The President acknowledged that the U.S.’s global leadership is not optional; the adage that “there is no retirement for a superpower” remains true. The technological, demographic, economic, and physical changes wrought by globalization mean that the United States cannot ignore what happens beyond its borders. Proliferation, unchecked regional aggression, violent extremism, and climate change were all cited as present dangers that will “ultimately,” as the President stated, impact the U.S. and its allies. Accordingly, he noted that if the United States is directly threatened then the United States would use military force – unilaterally if necessary.
Perhaps in answer to critics who decry his lack of military action abroad as “weak,” the President made very clear that terrorism remains a threat. He took the opportunity to cite the decimation of core Al Qaeda while acknowledging that its affiliates and other violent extremists remain a threat in South Asia, the Middle East, and across the Sahel. The President then outlined an expanded partnership effort intended to replicate the successes the U.S. military has had in Afghanistan in terms of building the capacity of foreign military and police forces to combat terrorist networks.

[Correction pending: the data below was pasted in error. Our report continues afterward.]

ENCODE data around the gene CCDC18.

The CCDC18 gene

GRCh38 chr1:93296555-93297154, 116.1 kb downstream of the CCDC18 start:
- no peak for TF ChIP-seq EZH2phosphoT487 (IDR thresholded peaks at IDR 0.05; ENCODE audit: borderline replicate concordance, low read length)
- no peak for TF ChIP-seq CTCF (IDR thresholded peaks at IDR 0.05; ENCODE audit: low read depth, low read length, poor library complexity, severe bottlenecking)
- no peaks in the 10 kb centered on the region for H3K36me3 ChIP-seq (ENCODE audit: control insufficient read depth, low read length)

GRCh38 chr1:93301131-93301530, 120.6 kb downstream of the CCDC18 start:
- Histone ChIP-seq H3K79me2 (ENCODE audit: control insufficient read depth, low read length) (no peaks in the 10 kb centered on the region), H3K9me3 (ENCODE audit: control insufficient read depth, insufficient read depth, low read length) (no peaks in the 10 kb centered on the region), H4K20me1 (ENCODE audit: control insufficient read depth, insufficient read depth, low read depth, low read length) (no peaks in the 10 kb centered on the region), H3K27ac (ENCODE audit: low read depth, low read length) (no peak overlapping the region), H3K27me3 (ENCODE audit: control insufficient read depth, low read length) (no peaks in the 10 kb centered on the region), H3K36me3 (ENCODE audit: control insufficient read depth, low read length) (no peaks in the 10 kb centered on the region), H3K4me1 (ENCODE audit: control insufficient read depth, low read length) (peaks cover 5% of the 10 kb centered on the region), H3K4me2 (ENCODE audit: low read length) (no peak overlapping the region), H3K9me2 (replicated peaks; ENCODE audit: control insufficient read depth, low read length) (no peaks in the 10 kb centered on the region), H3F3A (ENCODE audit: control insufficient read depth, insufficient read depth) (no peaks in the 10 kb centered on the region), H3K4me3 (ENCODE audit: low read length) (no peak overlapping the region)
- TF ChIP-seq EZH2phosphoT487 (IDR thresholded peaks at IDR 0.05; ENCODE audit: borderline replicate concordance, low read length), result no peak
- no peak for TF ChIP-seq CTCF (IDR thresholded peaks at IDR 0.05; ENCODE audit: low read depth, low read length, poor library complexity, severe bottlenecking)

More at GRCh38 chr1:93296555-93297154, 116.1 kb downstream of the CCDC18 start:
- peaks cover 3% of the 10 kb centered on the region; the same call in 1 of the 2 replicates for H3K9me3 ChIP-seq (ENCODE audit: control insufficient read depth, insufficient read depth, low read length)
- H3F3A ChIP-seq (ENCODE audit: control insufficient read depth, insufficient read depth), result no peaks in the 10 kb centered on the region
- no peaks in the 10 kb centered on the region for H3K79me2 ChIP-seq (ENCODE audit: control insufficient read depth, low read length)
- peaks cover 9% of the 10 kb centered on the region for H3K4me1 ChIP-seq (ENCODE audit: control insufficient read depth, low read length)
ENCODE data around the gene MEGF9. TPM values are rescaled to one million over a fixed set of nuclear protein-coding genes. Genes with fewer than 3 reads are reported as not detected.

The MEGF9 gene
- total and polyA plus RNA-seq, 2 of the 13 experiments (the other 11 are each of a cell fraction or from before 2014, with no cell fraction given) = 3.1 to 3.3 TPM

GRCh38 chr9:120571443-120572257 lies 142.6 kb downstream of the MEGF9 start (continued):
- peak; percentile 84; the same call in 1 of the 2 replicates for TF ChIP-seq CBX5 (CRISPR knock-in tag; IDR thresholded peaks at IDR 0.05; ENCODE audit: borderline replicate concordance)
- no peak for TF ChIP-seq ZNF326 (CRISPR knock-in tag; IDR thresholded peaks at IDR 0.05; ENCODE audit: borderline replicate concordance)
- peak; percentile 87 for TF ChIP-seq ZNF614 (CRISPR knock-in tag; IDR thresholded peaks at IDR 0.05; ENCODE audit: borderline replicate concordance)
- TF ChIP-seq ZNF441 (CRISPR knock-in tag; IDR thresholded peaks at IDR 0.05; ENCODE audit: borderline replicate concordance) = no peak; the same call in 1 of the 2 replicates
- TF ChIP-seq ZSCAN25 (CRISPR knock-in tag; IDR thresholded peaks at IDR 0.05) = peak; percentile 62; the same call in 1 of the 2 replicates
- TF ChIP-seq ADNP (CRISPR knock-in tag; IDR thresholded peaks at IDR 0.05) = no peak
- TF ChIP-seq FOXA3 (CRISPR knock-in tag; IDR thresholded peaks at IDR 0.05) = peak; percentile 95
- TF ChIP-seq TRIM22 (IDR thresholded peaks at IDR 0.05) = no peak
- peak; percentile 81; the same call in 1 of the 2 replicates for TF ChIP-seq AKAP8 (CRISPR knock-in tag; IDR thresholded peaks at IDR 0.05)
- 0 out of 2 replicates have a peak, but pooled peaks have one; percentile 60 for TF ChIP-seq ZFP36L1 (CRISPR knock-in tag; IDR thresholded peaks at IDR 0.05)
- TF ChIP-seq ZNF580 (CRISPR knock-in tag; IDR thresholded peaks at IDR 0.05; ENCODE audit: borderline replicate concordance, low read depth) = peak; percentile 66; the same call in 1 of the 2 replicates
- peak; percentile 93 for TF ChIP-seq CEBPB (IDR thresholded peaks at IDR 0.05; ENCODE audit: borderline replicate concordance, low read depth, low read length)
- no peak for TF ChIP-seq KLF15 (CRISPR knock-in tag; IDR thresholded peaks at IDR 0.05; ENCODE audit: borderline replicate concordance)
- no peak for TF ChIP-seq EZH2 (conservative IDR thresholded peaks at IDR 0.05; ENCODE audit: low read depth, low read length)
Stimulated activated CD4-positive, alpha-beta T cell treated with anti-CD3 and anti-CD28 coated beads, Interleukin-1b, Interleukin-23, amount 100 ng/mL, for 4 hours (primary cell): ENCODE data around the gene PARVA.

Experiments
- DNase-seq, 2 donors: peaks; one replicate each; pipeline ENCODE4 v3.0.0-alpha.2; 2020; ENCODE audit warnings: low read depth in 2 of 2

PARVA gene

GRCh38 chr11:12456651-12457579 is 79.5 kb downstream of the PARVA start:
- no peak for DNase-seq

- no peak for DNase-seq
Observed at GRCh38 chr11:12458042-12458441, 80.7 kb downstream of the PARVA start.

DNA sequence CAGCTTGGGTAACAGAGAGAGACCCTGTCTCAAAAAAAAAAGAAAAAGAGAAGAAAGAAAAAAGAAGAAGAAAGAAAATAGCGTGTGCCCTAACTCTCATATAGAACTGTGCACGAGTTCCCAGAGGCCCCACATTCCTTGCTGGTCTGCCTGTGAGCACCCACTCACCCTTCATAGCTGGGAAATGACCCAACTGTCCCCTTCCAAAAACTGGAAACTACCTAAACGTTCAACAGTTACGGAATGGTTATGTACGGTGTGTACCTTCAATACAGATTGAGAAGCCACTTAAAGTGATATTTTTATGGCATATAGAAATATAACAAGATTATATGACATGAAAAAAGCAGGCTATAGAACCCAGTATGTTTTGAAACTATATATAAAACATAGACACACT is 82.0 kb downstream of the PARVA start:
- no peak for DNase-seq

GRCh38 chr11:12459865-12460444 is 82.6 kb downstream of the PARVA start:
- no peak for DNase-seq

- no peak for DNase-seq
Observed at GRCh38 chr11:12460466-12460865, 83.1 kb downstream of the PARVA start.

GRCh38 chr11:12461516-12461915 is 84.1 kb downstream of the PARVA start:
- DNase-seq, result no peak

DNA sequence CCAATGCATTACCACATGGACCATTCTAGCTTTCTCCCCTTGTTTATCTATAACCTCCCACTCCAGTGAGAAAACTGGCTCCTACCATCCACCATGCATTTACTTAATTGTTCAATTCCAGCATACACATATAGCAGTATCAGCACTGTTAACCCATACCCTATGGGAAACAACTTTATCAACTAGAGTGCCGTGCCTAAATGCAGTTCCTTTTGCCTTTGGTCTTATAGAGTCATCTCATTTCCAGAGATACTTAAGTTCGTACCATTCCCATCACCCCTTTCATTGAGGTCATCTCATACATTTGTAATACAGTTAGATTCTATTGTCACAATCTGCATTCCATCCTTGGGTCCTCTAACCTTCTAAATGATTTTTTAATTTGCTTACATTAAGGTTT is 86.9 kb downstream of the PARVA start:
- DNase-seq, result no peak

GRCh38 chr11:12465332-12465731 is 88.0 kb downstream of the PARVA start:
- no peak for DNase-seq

In outlining this effort, the President called upon Congress to support a $5 billion “Counterterrorism Partnerships Fund” that would enable flexible and rapid assistance to other nations to help destroy terrorist networks. The President framed the Syrian crisis into this context, taking responsibility for abstaining from a ground force deployment and arguing in favor of providing military support to the Syrian opposition and bolstering partners – Jordan, Lebanon, and Turkey – in their efforts to control the extremism that threatens to spill out of the conflict.